My abstract painting of the ocean was still on the wall. I loved that painting, filled with deep blues and flowing of lines. It’s a melancholy painting, with much emotion. My kitchen pots, plates and cups were still on the wooden shelves. My presence was still here, barely. But I felt my past here strongly. It brought tears to my eyes. I became emotional. This simple, rustic, small cabin represented a deep part of my past. A decade or more from my teens to my mid twenties of struggle, frustration, unrealized desires. I remember living in this cabin with everything that I owned, up here on the mountain, deep in the forest, far from civilization, with a dream for a glamorous life that I yearned for so much, away from here.
I can’t imagine any other person having experienced their thirty year long childhood like I did. Rather unique really. At this moment, looking around the little cabin, I soaked in the good and the bad. Right now I felt the isolation, the ruggedness of how it was living in this place, on this mountain. The Aussie bush is not beautiful per se. Majestic to a certain extent. But it represents a harshness and only the strong survive out here. No modern conveniences, microwave ovens, hair dryers or dish washers. Water is hard to come by. Life is lived a day at a time, thinking about food, shelter, warmth.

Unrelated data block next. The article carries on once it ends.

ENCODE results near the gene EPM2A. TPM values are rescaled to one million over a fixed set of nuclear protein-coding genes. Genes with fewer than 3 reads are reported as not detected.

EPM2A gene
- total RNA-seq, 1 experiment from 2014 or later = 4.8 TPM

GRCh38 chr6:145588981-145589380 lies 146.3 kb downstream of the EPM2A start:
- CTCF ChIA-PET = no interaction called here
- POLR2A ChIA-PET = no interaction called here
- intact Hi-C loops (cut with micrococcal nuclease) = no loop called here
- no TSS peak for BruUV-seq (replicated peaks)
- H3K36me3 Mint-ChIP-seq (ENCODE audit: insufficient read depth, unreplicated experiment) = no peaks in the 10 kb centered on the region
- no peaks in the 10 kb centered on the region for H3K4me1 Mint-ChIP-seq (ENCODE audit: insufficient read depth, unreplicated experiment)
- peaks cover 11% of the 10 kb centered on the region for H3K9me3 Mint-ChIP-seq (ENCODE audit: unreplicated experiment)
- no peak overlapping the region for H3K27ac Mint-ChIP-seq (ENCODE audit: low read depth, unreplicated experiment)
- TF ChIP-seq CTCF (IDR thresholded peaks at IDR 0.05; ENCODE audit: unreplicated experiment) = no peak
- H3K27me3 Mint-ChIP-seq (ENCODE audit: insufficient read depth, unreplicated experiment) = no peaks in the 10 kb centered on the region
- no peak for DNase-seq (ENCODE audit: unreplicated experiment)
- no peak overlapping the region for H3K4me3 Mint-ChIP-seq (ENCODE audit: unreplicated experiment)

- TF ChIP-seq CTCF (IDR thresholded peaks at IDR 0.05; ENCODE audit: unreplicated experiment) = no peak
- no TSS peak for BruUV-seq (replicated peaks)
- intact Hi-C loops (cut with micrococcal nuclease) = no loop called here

I realized now that I had some repressed feelings about my youth. It wasn’t an easy upbringing, out here in the bush. We did it hard. We came here from the city, when I was fourteen, to nothing but an old dam and unruly terrain. We built the main house out of second hand off-cuts, wood from the forest and rocks. We lived on solar power and caught water in rain water tanks. We never had a new car or new clothes, always second hand. I caught a school bus every day that took half an hour to drive to the bus stop and another hour to get to school. It was a long day for me, every day, which started at and I arrived home at 6pm. Homework done only by candle light and 12 volt low lights. The food was attractive to field mice, and if they didn’t get it, mold did, quick.
No wonder I lived my life in scarcity.
I had for some time escaped and travelled when I hit eighteen. Moved to
In this cabin I began to dream big. This is where I’d write songs and record them on my four track till 3 in the morning, singing loud because no one could hear me for miles. This is where I painting some of my best paintings. This is where I planned my music career, where I wrote the concept for Songsalive!, the songwriters organization that has crossed 4 continents now. This is where I wrote my first book, even, when I turned 30 (that magic number). I have always kept coming back to this cabin. I’m here now too. There is something about this ol’ cabin that meant everything to my soul. I created who I am in this cabin. I’ve since gone on and achieved so many dreams, traveled the earth, become somewhat stable and.... abundant.
I didn’t feel so abundant ten years ago.